Your Child Wants to Quit Their Sport…What Can You Do?

A main reason that your child athlete may think about quitting their chosen sport activity is due to feelings of frustration. The sport may feel overwhelming to them. They may have lost the enjoyment from engaging in the sport.

Why does this happen?

  • Some of their friends are on a team together in a different sport, and your child may want to be a part of their team because they feel “left out” of the fun when they discuss it at school.
  • Feelings of communication frustrations with their coach or teammates could reduce their enjoyment with the sport.
  • Their coach might not be addressing their desire for strengthening their skill techniques or gaining new skills which can cause feelings of stagnation in a sport.

How can you be proactive?

  • Have ongoing conversations with your child about how they are feeling about their sport of choice. Ask if they are having fun, feel frustrated, or have any feelings of unhappiness with the sport.
  • Find ways to support them in their sport of choice. This may include watching their practices and attending the competitions and cheering for their team.
    Make sure that the philosophy of your child’s coach is a good fit for your child’s athletic goals.
  • It is important to let the coach know your child’s priorities and if they plan to utilize this sport in their future career or goals.
  • Encourage your child to talk with their coach to let them know that they are either capable of performing at a higher level, or that they are unable to perform the skills that the coach is asking them to do.
  • If the coach is not open to suggestions of how to assist your child with reducing their desire to quit the sport, it might be helpful to find a different coach that is more open to meeting the needs of your child.

Reasons to continue the sport:

  • By continuing the sport, you will help your child with gaining higher levels of physical fitness.
  • Your child will attain skills that will prepare them for their future This include skills such as learning how to be a member of a team and working cohesively as a team to gain success.
  • Encourage your child to follow-through with commitments. For example, encourage them to remain with the sport until the end of the season. Then once their commitment to the team is over, provide them with the option to choose a different sport.
  • Explain to your child that winning or losing competitions is not the main point of having them play a sport. Identify how engaging in a sport helps them with learning new techniques and gaining connections that are valuable skills to learn for life.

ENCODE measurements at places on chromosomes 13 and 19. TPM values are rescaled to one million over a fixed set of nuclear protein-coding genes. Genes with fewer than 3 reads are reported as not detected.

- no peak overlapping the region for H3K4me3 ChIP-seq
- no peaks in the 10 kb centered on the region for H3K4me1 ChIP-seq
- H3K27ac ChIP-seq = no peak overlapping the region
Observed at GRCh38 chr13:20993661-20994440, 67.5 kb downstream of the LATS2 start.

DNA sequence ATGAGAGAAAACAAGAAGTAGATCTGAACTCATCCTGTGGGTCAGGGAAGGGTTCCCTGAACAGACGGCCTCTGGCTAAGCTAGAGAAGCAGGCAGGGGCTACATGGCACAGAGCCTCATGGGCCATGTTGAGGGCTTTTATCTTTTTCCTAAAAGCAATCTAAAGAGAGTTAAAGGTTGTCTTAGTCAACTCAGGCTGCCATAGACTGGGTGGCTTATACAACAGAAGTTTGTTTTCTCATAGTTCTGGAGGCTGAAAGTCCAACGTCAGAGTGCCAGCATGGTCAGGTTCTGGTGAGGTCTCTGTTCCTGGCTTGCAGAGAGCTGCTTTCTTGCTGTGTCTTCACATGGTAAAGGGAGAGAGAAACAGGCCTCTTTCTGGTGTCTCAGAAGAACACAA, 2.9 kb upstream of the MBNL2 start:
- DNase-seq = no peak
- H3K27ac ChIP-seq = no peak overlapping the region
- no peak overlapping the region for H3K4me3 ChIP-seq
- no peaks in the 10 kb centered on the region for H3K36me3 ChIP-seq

What you as a parent can do to help this situation:

  • Talk with your child to find the underlying issue of why they want to quit the sport.
  • Find informal ways to increase your child’s skills in the sport to make it fun.
  • If they do not enjoy the competitive aspect of their chosen sport, find clubs for them to join that don’t include travel competitions against other teams.
  • Help your child strengthen their skills when playing the sport.
    • For example: if they play baseball, you can play catch outside with a baseball and mitts in your backyard or at a local park. Take your child to a place that provides batting cages to practice hitting balls.

What if your child still wants to quit their chosen sport?

  • Encourage them to try a different sport that is a better fit their skill abilities and can meet their personal sport goal desires.
  • Continue to engage them in physical fitness for maintaining good health throughout their childhood that can carry-over into their adult life.
  • Find other options such as hiking, martial arts, dance, yoga, skiing, snowboarding, weightlifting, boxing, bicycle riding, horseback riding, rollerblading or skateboarding.

Key points to Remember:

  • Engage in ongoing communication with your child to address frustrations before they are overwhelmed by their feelings.
  • Advocate for your child by discussing frustrations with their coach if they are uncomfortable to verbalize their feelings directly to their coach and/or teammates.
  • Encourage your child to advocate for themselves since this is an important life skill to learn.
  • Assist your child with continuing to exploring new sports or activities for ongoing physical fitness.


The Australian Parenting Website. (2020, April 22). Sport: helping children enjoy it more. Retrieved from website: